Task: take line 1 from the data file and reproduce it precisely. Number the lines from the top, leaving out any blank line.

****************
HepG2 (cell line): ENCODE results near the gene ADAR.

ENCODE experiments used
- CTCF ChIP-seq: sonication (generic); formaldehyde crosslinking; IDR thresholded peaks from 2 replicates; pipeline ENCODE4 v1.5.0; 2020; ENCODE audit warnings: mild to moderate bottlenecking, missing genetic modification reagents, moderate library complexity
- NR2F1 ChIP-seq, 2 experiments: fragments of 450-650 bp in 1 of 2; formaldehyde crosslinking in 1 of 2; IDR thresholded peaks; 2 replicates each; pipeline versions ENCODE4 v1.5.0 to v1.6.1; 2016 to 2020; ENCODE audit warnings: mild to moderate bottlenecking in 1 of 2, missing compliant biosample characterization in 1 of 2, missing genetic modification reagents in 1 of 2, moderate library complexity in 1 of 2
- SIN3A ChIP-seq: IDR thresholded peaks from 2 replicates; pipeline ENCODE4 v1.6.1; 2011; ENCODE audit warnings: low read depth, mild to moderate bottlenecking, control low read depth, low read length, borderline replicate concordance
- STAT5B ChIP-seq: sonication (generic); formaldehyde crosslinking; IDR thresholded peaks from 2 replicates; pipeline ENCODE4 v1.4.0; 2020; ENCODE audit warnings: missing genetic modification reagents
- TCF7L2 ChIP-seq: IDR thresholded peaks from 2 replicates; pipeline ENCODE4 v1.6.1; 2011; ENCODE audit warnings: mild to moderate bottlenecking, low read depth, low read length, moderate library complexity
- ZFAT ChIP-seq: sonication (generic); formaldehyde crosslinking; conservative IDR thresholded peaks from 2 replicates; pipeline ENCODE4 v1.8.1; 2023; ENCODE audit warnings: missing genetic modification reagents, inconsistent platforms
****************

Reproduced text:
HepG2 (cell line): ENCODE results near the gene ADAR.